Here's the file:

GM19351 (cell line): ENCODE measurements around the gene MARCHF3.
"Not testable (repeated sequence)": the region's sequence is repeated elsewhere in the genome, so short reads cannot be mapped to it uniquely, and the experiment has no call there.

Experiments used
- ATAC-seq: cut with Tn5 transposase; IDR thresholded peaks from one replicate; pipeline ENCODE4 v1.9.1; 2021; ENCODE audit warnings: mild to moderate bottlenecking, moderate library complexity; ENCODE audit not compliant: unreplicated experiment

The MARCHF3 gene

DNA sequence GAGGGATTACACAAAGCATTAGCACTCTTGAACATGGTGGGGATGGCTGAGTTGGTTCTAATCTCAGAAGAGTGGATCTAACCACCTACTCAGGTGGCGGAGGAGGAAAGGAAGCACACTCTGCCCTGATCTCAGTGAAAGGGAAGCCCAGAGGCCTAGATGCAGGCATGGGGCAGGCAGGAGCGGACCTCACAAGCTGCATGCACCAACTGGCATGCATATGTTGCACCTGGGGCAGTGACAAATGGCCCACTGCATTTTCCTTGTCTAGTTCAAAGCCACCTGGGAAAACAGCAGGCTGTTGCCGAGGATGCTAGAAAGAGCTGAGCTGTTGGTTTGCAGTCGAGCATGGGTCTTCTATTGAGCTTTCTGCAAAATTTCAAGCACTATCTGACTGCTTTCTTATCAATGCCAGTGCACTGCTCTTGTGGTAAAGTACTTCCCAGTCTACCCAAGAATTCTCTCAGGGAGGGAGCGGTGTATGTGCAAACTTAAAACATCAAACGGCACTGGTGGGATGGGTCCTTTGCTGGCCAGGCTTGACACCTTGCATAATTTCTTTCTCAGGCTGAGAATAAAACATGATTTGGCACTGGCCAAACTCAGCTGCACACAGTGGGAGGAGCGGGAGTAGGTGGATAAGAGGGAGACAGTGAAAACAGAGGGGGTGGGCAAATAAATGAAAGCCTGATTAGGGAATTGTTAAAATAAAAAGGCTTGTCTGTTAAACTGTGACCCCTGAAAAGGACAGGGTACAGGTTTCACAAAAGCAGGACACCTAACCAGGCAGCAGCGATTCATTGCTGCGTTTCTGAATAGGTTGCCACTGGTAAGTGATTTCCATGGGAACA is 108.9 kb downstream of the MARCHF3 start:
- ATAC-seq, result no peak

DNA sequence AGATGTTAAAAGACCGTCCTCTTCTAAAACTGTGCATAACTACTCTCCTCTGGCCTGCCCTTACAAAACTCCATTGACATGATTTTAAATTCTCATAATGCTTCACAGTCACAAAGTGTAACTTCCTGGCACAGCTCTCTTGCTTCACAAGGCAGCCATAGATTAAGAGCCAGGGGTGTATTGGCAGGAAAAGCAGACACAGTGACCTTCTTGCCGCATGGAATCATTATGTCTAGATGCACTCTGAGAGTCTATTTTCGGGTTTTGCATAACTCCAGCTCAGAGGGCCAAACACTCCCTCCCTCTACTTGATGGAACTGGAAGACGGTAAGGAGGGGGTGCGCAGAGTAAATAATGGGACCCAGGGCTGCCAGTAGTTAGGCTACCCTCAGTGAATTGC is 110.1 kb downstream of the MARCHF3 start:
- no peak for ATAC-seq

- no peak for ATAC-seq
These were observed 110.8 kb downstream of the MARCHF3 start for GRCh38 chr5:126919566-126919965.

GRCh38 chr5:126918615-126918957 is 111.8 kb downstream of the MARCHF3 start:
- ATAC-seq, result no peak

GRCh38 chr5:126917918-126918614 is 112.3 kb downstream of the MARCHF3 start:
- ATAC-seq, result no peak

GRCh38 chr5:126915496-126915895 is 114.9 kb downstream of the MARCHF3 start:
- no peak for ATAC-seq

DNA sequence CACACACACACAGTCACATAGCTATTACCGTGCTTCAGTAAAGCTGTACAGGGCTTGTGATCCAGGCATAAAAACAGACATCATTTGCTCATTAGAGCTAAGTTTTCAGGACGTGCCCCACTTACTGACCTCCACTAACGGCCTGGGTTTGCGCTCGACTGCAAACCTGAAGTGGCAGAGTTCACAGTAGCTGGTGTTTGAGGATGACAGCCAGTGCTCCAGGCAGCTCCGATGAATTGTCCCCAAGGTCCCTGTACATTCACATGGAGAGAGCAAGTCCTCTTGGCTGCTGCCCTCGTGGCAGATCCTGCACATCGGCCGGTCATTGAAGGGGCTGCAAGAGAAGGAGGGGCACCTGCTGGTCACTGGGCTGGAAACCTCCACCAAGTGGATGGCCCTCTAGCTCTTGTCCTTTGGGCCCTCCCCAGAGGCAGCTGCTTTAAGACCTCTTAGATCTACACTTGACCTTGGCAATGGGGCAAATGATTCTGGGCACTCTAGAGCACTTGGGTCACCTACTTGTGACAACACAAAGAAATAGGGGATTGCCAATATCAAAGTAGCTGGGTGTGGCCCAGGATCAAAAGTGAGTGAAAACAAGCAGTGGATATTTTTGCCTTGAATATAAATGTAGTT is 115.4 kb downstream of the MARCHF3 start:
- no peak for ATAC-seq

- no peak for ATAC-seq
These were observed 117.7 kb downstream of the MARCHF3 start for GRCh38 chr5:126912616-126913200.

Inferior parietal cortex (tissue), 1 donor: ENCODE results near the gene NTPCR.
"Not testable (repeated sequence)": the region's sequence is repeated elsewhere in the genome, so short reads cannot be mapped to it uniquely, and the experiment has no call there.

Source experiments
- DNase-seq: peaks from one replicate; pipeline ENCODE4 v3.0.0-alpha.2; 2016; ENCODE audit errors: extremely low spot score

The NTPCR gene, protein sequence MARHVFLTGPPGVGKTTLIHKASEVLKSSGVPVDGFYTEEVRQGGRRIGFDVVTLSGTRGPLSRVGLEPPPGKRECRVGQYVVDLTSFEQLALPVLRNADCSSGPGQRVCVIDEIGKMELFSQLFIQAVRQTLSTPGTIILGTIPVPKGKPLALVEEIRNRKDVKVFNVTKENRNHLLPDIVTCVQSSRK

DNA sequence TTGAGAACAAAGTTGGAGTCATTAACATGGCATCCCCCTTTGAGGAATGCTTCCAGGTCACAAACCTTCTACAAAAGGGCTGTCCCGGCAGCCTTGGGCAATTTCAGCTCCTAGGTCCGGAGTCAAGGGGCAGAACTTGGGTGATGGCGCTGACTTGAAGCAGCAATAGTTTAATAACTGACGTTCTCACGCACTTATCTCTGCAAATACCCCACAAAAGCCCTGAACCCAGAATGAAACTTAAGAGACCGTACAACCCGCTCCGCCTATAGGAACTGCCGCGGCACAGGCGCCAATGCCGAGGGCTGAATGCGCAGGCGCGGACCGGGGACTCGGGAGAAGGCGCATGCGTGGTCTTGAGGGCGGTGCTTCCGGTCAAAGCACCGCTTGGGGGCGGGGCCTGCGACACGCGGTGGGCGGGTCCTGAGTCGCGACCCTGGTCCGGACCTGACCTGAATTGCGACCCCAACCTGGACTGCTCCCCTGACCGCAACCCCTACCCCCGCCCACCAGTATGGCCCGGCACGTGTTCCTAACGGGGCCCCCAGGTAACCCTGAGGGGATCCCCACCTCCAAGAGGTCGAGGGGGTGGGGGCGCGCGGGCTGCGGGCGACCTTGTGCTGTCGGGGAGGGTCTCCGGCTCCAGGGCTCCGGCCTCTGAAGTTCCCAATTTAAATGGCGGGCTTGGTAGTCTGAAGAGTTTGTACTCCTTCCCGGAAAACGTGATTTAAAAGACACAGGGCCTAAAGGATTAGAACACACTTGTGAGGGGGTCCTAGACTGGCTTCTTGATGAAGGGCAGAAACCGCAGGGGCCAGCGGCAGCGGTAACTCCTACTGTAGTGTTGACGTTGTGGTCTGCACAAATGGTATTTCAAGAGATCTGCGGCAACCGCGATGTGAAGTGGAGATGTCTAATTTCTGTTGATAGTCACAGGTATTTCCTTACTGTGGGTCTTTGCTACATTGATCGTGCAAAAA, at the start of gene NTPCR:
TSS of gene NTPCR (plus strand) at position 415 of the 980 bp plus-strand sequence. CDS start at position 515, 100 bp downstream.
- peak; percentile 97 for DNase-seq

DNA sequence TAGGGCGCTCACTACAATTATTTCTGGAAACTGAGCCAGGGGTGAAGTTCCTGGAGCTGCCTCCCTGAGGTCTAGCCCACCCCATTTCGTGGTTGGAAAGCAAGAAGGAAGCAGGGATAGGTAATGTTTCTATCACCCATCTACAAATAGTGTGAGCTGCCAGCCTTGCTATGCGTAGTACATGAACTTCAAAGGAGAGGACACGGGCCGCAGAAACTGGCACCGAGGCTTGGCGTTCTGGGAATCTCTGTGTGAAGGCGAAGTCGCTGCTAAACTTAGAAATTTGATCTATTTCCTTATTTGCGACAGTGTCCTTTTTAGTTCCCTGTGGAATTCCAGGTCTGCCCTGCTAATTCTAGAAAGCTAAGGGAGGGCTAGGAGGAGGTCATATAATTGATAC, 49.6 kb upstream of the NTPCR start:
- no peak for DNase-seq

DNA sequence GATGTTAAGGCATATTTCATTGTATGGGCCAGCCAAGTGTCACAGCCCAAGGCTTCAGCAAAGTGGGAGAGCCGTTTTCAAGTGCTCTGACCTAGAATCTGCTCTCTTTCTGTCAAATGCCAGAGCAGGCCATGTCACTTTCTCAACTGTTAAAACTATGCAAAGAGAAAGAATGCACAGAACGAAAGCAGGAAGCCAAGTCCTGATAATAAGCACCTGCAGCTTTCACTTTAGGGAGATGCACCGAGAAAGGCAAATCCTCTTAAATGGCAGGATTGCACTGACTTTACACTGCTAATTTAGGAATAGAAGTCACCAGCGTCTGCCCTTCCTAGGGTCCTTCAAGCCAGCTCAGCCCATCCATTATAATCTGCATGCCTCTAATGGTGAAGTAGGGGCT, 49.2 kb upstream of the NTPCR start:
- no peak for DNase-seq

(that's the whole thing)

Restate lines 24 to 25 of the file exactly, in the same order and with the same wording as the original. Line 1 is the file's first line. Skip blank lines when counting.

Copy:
Source experiments
- DNase-seq: peaks from one replicate; pipeline ENCODE4 v3.0.0-alpha.2; 2016; ENCODE audit errors: extremely low spot score